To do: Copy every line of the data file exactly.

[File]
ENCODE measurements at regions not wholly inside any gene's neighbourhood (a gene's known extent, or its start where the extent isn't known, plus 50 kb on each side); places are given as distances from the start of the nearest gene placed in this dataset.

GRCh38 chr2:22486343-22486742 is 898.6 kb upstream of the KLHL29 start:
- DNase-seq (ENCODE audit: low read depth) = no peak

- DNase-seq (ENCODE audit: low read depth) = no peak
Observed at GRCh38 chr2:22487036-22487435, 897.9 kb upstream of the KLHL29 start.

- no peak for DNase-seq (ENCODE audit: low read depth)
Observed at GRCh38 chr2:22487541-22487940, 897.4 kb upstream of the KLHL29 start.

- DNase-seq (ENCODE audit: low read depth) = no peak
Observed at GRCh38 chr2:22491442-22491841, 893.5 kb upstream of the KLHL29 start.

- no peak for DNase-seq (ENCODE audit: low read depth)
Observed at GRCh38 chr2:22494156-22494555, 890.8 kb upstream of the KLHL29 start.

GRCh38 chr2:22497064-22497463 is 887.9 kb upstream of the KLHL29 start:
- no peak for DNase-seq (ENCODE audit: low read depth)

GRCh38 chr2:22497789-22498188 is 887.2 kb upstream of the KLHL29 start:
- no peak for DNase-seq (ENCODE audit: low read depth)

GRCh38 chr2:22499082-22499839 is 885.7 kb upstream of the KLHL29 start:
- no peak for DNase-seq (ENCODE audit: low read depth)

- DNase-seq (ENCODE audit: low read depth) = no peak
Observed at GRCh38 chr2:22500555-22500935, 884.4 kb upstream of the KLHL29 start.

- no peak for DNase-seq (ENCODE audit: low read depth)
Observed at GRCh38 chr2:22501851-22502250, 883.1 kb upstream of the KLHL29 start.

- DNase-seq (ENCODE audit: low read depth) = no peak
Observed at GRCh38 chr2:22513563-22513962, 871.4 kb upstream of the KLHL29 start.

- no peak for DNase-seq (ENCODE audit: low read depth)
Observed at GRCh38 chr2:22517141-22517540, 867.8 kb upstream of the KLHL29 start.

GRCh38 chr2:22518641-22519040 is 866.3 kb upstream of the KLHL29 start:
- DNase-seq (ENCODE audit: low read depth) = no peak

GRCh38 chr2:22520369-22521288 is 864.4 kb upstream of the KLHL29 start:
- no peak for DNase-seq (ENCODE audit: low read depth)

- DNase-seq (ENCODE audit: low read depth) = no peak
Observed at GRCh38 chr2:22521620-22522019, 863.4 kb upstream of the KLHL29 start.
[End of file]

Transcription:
ENCODE measurements at regions not wholly inside any gene's neighbourhood (a gene's known extent, or its start where the extent isn't known, plus 50 kb on each side); places are given as distances from the start of the nearest gene placed in this dataset.

GRCh38 chr2:22486343-22486742 is 898.6 kb upstream of the KLHL29 start:
- DNase-seq (ENCODE audit: low read depth) = no peak

- DNase-seq (ENCODE audit: low read depth) = no peak
Observed at GRCh38 chr2:22487036-22487435, 897.9 kb upstream of the KLHL29 start.

- no peak for DNase-seq (ENCODE audit: low read depth)
Observed at GRCh38 chr2:22487541-22487940, 897.4 kb upstream of the KLHL29 start.

- DNase-seq (ENCODE audit: low read depth) = no peak
Observed at GRCh38 chr2:22491442-22491841, 893.5 kb upstream of the KLHL29 start.

- no peak for DNase-seq (ENCODE audit: low read depth)
Observed at GRCh38 chr2:22494156-22494555, 890.8 kb upstream of the KLHL29 start.

GRCh38 chr2:22497064-22497463 is 887.9 kb upstream of the KLHL29 start:
- no peak for DNase-seq (ENCODE audit: low read depth)

GRCh38 chr2:22497789-22498188 is 887.2 kb upstream of the KLHL29 start:
- no peak for DNase-seq (ENCODE audit: low read depth)

GRCh38 chr2:22499082-22499839 is 885.7 kb upstream of the KLHL29 start:
- no peak for DNase-seq (ENCODE audit: low read depth)

- DNase-seq (ENCODE audit: low read depth) = no peak
Observed at GRCh38 chr2:22500555-22500935, 884.4 kb upstream of the KLHL29 start.

- no peak for DNase-seq (ENCODE audit: low read depth)
Observed at GRCh38 chr2:22501851-22502250, 883.1 kb upstream of the KLHL29 start.

- DNase-seq (ENCODE audit: low read depth) = no peak
Observed at GRCh38 chr2:22513563-22513962, 871.4 kb upstream of the KLHL29 start.

- no peak for DNase-seq (ENCODE audit: low read depth)
Observed at GRCh38 chr2:22517141-22517540, 867.8 kb upstream of the KLHL29 start.

GRCh38 chr2:22518641-22519040 is 866.3 kb upstream of the KLHL29 start:
- DNase-seq (ENCODE audit: low read depth) = no peak

GRCh38 chr2:22520369-22521288 is 864.4 kb upstream of the KLHL29 start:
- no peak for DNase-seq (ENCODE audit: low read depth)

- DNase-seq (ENCODE audit: low read depth) = no peak
Observed at GRCh38 chr2:22521620-22522019, 863.4 kb upstream of the KLHL29 start.